Who launched the Tainted Assets Initiative?
The official launch of the Tainted Assets Initiative took place on 15 November 2018 at the Basel Institute on Governance’s Conference on Collective Action. This event marks the formation of the Project’s secretariat at the Basel Institute.
With the support of the OECD Secretariat, this multi-stakeholder initiative aims to develop a practical resolution mechanism to enable companies and countries to address historic “taint”, such as a legacy of corruption, in assets they hold or wish to acquire or dispose of.
A wide variety of organisations and stakeholders from different business organisations, professional advisory practices including Forensic Risk Alliance, leading law firms such as Paul Hastings, Norton Rose Fulbright and Mayer Brown, and civil society organizations such as the Natural Resource Governance Institute, have contributed to the development of the initial concept, goals and working method of the Tainted Assets Initiative. This launch will facilitate the continued contributions of all these organisations as well as the opportunity for new stakeholders to join the discussions, including additional business and civil society organisations and governments.
What is the challenge of this initiative?
The issue of “tainted assets” commonly arises during due diligence in the context of a merger or acquisition involving assets such as oil and gas fields, mining concessions or telecoms licences. A company or government may uncover “taint” in the assets concerned. This may arise from legacy behaviours and/or be identified as a result of enhanced beneficial ownership disclosure or newly implemented compliance or audit procedures.
While rules on managing future risks are well known and addressed by laws on bribery and corruption, there is an absence of guidance in legal regimes of how to effectively deal with legacy corruption issues. This project centres on closing that gap, which currently undermines sustainable development in countries that are rich in assets yet struggle with corruption. It also seeks to provide a mechanism for governments and companies to minimise risks using proactive remedial and preventive measures. One goal of the Initiative is to help investor companies avoid the stark choice between walking away or risking the uncertainty of potential enforcement actions.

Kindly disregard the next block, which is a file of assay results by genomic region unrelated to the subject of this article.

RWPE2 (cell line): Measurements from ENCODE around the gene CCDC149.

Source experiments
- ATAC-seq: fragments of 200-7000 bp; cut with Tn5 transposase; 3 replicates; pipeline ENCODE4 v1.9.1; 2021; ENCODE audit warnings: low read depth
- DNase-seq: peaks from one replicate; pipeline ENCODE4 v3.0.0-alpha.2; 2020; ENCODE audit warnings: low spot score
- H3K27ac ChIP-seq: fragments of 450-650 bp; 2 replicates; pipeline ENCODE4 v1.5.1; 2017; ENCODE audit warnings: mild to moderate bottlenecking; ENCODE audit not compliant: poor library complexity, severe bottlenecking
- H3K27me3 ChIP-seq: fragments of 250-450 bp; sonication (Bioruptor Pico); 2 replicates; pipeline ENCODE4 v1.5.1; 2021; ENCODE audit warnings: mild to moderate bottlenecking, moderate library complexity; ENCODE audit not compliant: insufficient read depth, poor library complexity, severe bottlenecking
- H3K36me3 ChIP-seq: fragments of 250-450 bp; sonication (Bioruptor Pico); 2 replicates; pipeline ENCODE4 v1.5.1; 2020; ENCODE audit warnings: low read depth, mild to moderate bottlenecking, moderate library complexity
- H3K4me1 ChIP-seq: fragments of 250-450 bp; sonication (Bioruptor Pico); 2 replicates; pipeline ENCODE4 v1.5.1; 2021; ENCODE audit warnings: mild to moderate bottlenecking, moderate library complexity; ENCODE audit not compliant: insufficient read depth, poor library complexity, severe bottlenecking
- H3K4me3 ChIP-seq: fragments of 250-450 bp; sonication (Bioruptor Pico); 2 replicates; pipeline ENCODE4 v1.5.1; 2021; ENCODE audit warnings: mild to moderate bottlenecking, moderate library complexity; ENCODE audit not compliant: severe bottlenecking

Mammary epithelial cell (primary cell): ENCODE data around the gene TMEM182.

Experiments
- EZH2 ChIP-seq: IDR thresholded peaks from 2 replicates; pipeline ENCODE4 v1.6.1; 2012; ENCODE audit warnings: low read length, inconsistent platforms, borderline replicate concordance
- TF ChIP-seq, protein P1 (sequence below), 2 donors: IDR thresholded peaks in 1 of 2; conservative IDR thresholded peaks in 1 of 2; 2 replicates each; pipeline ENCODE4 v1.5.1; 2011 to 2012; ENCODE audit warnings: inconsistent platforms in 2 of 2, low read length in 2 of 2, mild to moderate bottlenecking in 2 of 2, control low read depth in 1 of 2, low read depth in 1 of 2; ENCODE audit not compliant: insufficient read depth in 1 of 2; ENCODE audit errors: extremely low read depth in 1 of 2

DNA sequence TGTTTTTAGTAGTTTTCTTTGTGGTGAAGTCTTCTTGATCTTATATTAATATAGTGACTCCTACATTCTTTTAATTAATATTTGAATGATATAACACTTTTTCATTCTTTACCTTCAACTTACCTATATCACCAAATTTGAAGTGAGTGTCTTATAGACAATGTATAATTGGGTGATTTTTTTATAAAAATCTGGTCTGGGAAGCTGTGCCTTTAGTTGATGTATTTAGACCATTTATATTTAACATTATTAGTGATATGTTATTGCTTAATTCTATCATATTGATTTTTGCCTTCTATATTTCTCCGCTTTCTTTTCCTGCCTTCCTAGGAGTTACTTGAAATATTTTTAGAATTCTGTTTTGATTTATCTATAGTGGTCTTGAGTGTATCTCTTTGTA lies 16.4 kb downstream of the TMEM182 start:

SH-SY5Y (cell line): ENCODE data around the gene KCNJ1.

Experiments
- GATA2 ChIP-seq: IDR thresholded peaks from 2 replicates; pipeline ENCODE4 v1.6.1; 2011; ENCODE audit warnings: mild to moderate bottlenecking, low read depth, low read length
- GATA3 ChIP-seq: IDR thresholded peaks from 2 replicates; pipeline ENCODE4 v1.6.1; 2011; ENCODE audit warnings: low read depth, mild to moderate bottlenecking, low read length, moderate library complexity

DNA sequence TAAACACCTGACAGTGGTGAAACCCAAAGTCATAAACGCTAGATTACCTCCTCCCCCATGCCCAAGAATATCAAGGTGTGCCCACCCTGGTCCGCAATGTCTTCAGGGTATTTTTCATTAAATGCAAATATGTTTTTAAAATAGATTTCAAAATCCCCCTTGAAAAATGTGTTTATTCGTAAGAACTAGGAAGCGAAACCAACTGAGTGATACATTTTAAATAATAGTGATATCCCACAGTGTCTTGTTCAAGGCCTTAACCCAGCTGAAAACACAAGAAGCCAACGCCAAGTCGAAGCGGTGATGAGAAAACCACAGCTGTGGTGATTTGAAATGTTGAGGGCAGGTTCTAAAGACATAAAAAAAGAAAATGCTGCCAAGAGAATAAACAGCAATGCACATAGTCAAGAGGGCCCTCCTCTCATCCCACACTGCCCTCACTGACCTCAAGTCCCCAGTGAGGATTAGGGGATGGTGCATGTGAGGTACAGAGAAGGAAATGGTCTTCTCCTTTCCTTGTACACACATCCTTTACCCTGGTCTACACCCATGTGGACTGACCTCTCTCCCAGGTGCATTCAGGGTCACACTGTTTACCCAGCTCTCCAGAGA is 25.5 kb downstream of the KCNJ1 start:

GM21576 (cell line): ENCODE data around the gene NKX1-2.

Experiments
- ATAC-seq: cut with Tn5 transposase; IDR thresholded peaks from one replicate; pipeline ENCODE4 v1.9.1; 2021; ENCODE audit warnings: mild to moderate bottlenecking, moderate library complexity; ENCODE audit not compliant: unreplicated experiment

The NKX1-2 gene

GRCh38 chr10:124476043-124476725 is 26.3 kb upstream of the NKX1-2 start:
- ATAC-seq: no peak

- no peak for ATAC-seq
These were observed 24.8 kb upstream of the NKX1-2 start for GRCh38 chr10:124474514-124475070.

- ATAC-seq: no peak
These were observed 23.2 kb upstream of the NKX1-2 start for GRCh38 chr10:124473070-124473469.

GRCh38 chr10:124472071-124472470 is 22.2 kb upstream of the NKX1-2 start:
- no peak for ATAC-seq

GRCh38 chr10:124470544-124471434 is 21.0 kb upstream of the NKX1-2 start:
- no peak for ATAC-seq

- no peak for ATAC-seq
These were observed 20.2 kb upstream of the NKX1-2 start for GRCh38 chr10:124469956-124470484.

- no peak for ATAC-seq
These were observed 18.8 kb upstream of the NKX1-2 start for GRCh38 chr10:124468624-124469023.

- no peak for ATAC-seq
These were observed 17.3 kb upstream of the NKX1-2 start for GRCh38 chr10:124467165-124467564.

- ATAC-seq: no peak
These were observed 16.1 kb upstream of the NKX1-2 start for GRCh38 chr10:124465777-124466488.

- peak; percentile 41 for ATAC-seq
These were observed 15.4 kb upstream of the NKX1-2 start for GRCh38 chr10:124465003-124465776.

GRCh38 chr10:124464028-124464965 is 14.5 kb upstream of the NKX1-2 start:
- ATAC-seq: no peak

“Law enforcement will closely examine what occurs with a tainted asset and consider whether companies or individuals involved with the tainted asset should face criminal investigation,” noted Nathaniel Edmonds, a Partner at the law firm of Paul Hastings and a former anti-corruption prosecutor at the U.S. Department of Justice. “There currently is no framework to structure what comes next for an asset tainted with legacy corruption issues, and the increasing cooperation among prosecutors will only heighten the risks of enforcement for companies and their financial advisors considering involvement in such an asset.”
Countries with potentially stranded assets face a choice between settling for lower-quality operators with lesser compliance standards or making an effort to remain attractive for foreign investors that are increasingly under pressure from law enforcement, civil society, online leaks or activists scrutinising their operations and track records in sustainability.
What is the primary objective of the initiative?
The main goal of the Tainted Assets Initiative is to develop a practical framework that is straightforward, transparent and provides accountability for all stakeholders in addressing these legacy issues of corruption. For companies, the Initiative hopes to provide some certainty so that they can understand the risks without shirking the legal obligations arising from the tainted asset. Any resolution cannot simply waive away the taint of corruption as law enforcement agencies also have legitimate interests in ensuring that wrongdoers are held accountable.
"To be credible, we'll need a process that protects the public interest first and foremost," said Alexandra Gillies, an advisor at the Natural Resource Governance Institute. "That will be tricky to accomplish, but current approaches to handling assets with corrupt histories have fallen very short."
The process should offer a means for countries to address historic issues and deliver outcomes that reflect fair and competitive valuations of the assets concerned, for the benefit of all involved. “We are delighted to be working on such a vital initiative, which is focused on remediating and rehabilitating assets to generate value and facilitate capital flows into countries which typically need just that,” commented Toby Duthie, Founding Partner of the Forensic Risk Alliance.
The Basel Institute will now leverage its network and experience in Collective Action to help drive the Initiative forward. As a neutral, non-partisan player, the Basel Institute’s International Centre for Collective Action will facilitate the involvement of representatives from the private, public and non-profit sectors, as well as civil society, in an environment of trust and transparency. Immediate next steps include promoting active membership and encouraging a government to step up to pilot the process and enable key stakeholders to shape the Initiative and its framework in future. The end goal is integration into an international convention and recognition by national laws.
Is there any way to get involved in the initiative?